by Avik Chatterjee, MD
But does caffeine result in dehydration? In 1997, a group of researchers in England took 50 coffee-drinking men and used a crossover study design to see what would happen to total body water, urine volume, and blood and urine chemistry if they drank 4 cups of coffee a day for three days, versus drinking water for three days instead. It turns out that there was no difference in any of the measures of hydration status during the periods of time when the subjects drank coffee versus water (Killer et al. 2014).
So drinking coffee regularly won’t dehydrate you.
But what about the omnipresent command to drink eight, eight-ounce glasses of water a day? In a 2002 review in the American Journal of Physiology, Heinz Valtin explored the evidence behind the famous directive. What did he find? No evidence, aside from expert opinion from forty years ago (Valtin 2002).
What harm could it do to recommend that someone ingest more fluids? Valtin cites data from the Continuing Survey of Food Intakes by Individuals showing that since the 8x8 initiative, water consumption has increased by ~25%, but consumption of soda, alcohol and juice doubled. And as Malik and colleagues found in a meta-analysis, daily intake of such sugary beverages was associated with higher weight gain over time and with a 40% increased relative risk of type 2 diabetes, compared to those who drink those beverages less than once a month (Malik 2010). While the campaign to get people to drink more may not have been the cause for an increase in sugar-sweetened beverage intake, with all the juices and sweetened “energy” and “sports” drinks out there, it’s probably OK if we relax a little with our imperatives that everyone stay hydrated.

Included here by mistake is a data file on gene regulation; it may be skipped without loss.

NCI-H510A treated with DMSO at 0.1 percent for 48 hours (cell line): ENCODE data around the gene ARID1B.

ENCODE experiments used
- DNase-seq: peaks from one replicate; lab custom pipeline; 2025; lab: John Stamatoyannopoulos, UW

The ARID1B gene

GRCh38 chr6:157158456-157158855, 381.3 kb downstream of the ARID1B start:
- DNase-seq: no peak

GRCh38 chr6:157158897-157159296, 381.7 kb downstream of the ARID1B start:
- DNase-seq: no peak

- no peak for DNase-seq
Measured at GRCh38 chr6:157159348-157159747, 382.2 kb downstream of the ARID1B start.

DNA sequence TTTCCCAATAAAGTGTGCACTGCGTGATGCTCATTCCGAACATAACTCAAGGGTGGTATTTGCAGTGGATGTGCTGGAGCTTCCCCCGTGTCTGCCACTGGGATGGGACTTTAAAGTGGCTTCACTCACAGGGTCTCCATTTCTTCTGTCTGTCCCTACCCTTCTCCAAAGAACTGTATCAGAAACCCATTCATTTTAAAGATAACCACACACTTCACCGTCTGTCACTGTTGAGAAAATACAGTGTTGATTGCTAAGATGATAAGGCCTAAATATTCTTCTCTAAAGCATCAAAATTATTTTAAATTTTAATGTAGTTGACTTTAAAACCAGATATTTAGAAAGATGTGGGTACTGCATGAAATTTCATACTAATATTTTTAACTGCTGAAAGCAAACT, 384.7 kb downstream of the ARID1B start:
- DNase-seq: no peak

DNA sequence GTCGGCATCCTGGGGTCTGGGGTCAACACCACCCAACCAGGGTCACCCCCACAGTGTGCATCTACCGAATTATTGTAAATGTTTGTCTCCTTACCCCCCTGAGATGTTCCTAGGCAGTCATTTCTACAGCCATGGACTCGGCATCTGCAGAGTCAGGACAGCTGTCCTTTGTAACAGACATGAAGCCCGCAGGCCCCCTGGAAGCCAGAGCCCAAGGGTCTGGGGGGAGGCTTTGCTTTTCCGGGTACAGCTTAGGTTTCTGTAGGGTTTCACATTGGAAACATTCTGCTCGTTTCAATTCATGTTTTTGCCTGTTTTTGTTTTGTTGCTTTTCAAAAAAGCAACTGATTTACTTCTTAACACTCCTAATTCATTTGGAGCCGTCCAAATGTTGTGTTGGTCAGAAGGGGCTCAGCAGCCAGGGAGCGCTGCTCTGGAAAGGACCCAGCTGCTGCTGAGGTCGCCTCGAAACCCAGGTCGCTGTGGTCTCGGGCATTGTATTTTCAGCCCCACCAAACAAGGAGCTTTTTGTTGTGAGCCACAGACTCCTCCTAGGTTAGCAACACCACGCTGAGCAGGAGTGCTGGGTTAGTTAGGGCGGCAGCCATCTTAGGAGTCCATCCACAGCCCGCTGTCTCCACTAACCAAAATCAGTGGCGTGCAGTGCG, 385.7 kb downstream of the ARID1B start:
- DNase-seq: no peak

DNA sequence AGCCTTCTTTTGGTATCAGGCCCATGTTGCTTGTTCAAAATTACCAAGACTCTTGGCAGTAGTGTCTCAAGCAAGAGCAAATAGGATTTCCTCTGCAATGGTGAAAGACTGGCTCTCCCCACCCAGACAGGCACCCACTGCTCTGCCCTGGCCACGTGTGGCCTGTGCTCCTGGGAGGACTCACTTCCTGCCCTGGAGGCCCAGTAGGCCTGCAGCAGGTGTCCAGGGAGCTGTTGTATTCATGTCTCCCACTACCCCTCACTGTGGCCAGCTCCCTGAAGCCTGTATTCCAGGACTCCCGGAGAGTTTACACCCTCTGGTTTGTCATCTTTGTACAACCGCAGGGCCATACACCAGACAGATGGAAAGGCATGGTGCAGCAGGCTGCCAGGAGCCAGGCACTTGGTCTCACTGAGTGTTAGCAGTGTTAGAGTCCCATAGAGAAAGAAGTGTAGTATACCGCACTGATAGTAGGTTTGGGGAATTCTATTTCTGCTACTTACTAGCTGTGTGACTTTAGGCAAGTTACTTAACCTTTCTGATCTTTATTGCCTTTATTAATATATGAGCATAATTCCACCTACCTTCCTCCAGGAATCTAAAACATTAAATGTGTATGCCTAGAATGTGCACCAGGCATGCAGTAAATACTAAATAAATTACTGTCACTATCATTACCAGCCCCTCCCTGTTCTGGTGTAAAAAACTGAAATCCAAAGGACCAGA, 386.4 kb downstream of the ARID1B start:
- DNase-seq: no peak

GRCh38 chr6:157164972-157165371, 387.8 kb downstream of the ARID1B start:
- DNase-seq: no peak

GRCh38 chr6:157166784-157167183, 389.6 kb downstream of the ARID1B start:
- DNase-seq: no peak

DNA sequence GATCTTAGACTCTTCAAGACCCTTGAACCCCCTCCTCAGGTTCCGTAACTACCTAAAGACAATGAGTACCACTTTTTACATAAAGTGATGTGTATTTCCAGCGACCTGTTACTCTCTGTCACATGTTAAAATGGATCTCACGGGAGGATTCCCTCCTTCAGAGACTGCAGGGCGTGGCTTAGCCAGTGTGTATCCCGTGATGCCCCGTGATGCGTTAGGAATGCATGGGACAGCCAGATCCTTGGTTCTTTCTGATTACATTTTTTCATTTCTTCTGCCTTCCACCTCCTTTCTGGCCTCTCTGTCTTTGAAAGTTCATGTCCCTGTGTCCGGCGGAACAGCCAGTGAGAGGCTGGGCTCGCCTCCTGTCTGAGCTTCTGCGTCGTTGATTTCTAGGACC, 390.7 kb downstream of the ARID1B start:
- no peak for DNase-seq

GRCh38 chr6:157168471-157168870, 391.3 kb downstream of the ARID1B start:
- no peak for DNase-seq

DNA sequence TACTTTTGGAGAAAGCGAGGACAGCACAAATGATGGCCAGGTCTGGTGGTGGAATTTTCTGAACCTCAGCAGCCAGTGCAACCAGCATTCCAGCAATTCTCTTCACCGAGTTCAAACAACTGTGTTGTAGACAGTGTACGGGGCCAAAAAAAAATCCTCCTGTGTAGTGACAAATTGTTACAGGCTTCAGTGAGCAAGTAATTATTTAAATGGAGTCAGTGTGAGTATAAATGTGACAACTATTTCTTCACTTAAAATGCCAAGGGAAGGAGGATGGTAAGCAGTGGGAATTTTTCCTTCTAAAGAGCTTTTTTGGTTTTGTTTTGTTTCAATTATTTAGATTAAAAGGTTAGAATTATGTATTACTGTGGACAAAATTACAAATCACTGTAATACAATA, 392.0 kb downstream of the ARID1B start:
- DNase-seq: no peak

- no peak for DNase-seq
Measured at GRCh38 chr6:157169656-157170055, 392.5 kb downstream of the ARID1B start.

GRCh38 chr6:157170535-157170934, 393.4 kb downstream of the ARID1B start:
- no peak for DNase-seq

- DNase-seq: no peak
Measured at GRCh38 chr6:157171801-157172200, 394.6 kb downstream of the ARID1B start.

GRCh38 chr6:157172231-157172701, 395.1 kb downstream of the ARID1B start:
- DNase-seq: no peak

So, don’t feel guilty about not getting those eight glasses a day. Furthermore, it may be time to tone down the eight-glasses-a-day rhetoric, or to make sure it’s only water that our patients are drinking. Coffee breaks—no sugar, no cream—are OK, too, thank goodness.